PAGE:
What’s the difference between mic and line level audio? If you think this basic question is overly simple, you might be surprised to learn that many people working in pro audio today don’t know the difference. An explanation is in order.
Both mic and line level audio refer to the voltage level of an audio signal. Wired and wireless microphones are typically connected to mic-level inputs, while most other audio devices — such as mixers and outputs of mic preamps — use line level. The voltage of each type of signal varies significantly, making it important for operators to know how they differ.
Shure, the microphone manufacturer, recently did a white paper explaining the difference between mic and line level. We’ll use it for reference.
Shure notes that a microphone-level signal describes the voltage generated by a microphone when it picks up sound, typically just a few thousandths of a volt. This voltage varies in response to changes in sound level and distance.
Of the four main types of audio signals, microphone level is the weakest and requires a pre-amplifier to bring it up to line level. Microphone level is usually specified between -60 and -40 dBu. (dBu and dBV are decibel measurements relative to voltage.)
Several different types of devices are used to boost microphone levels to line–level signals. Mixers are probably the most popular piece of equipment, since they can also combine multiple signals together into a single output. Preamplifiers and mic-to-line amplifiers also do the job just as well and are available as single-channel or multi-channel devices.
A line-level signal is about one volt, or about 1,000 times as strong as a mic-level signal. The two signal types do not ordinarily use the same input. This signal travels from your pre-amp to the amplifier.
Shure said there are two standard line levels: +4 dBu for professional equipment (mixing desks and signal processing gear) and -10 dBV for consumer equipment such as DVD and audio players.
The other two types of audio signals are instrument and speaker levels. Like mic-level signals, instrument-level signals (such as an electric guitar or bass) require preamplification to bring them up to line level. Post-amplification speaker-level signals are even higher in voltage than line level and require speaker cables for safe signal transfer.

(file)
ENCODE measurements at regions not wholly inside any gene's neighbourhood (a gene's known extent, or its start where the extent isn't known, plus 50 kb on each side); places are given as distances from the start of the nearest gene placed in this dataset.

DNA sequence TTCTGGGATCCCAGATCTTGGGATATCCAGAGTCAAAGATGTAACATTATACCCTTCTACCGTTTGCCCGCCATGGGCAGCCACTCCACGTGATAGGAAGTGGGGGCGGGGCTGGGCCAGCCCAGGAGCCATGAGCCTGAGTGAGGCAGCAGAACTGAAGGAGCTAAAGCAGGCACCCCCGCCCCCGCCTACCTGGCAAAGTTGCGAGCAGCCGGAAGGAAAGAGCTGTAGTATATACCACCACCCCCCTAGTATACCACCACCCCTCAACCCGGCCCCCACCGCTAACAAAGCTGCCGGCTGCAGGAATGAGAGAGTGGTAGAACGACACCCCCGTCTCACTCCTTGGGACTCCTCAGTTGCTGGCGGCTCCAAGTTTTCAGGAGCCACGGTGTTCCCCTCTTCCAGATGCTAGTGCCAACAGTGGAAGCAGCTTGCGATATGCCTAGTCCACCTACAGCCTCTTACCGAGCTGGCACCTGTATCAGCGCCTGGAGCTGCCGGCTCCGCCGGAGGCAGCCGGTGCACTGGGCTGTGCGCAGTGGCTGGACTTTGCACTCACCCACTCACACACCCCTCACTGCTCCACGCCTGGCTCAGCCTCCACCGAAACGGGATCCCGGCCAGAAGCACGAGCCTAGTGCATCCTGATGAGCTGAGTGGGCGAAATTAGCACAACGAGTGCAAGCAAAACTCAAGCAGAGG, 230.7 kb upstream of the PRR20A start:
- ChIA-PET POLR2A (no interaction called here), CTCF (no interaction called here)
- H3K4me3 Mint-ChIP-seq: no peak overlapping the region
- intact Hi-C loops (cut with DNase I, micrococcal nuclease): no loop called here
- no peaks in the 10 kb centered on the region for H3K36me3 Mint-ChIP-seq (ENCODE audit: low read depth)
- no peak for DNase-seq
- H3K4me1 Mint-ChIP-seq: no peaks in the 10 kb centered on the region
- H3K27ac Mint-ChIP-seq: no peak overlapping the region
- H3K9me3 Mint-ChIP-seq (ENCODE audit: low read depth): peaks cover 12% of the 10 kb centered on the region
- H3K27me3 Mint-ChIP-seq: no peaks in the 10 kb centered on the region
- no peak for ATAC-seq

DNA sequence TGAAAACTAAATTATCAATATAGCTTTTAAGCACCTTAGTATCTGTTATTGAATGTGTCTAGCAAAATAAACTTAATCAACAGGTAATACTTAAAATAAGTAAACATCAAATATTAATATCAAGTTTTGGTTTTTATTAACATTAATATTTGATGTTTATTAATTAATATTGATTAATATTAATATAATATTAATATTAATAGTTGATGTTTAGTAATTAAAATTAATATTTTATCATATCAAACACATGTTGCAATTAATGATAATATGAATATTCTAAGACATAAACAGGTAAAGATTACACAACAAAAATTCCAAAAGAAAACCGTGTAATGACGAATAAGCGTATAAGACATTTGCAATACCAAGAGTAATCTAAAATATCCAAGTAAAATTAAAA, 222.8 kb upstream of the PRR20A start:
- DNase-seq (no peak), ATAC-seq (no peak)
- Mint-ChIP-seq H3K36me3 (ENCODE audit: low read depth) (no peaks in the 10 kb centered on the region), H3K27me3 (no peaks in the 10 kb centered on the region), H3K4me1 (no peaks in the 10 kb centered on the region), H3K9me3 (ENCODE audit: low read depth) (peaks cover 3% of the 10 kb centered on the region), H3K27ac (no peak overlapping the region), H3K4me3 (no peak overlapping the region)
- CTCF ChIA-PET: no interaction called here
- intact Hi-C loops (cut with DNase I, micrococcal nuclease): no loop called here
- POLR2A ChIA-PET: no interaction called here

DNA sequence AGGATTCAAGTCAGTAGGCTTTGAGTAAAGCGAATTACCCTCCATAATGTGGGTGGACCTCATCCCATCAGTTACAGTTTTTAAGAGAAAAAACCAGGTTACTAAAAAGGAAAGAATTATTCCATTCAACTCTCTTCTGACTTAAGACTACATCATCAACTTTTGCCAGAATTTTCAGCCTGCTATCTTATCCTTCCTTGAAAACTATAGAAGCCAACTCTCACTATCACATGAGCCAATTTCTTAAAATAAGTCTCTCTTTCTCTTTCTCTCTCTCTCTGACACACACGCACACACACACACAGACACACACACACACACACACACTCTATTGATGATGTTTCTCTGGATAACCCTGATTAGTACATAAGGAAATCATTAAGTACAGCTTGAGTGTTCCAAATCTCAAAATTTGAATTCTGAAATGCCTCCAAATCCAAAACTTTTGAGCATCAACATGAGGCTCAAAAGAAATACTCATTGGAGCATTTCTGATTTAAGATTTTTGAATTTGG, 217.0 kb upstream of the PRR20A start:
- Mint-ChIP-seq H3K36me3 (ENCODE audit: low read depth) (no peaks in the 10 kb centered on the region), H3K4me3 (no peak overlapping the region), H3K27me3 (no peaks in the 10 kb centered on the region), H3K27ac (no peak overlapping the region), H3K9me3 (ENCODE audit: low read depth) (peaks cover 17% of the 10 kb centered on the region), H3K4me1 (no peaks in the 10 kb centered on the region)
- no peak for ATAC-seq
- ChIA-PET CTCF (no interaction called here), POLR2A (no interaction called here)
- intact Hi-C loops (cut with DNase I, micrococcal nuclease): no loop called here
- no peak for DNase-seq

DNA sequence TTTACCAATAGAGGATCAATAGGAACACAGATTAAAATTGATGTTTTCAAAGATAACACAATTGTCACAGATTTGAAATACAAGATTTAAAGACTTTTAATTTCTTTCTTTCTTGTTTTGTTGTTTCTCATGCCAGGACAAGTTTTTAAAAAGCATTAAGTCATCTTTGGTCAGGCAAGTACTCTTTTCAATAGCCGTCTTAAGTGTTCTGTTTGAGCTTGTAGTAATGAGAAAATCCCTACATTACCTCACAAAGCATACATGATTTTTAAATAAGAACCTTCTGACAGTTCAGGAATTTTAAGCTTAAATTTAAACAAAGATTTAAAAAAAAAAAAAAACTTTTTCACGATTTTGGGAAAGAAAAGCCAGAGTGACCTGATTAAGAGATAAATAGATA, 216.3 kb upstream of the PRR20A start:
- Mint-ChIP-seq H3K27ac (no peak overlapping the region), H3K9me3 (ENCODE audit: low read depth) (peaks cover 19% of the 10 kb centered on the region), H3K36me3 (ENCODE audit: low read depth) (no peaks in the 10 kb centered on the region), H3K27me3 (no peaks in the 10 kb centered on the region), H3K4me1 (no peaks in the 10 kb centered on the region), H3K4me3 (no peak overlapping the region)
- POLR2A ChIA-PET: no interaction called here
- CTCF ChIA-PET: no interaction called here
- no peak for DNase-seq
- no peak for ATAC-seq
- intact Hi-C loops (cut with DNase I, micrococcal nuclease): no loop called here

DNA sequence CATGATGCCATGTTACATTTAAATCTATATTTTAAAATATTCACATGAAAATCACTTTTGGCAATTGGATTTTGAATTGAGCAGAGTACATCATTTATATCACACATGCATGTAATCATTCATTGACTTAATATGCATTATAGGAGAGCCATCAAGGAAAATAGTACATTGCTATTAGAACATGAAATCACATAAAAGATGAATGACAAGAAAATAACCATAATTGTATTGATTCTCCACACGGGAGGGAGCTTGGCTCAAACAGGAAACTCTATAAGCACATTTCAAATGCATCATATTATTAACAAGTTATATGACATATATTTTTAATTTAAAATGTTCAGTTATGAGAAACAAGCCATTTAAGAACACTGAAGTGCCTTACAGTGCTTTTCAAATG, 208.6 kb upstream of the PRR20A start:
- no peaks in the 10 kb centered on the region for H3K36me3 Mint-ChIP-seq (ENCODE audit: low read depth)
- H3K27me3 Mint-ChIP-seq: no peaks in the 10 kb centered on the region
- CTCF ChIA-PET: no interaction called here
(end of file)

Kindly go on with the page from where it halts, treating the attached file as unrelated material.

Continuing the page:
It’s critical to match a device to the correct input, since there’s no technical tolerance for mistakes. Otherwise, it fails. For example, connecting a microphone to a line-level input will result in almost no sound at all since the mic-level signal is too weak to drive the line-level input.
Also, connecting a line-level source to a mic-level input will cause the sound to be loud and distorted because the line-level signal is much stronger than what the mic input will accept. (Of course, inputs and outputs on some higher-end mixers are mic and line level switchable to accomodate this.)
A mic–level input is typically a female XLR connector. A line–level input is typically an RCA jack, ¼-inch phone jack or a 3.5 mm phone jack. Shure warns that users should not assume that the levels match just because one connector fits properly with another. However, inputs on pro gear are usually clearly marked.
If there is only a microphone input on a device and the user needs to connect a line level device to it, it can be done by reducing the voltage by using an attenuator or a DI (direct injection) box. These are staple items in most sound operator’s toolkits.
Also, note that different wireless receivers have different output levels. This is true for all brands. Operators need to know the output signal level of each wireless receiver. And mic levels can vary as much as 20 dB between different receivers, another important spec to know. Don’t assume one wireless unit is like all others, even if the same brand.
This is all basic information — if the sound operator knows it. If he or she doesn’t, then some quick training is needed.
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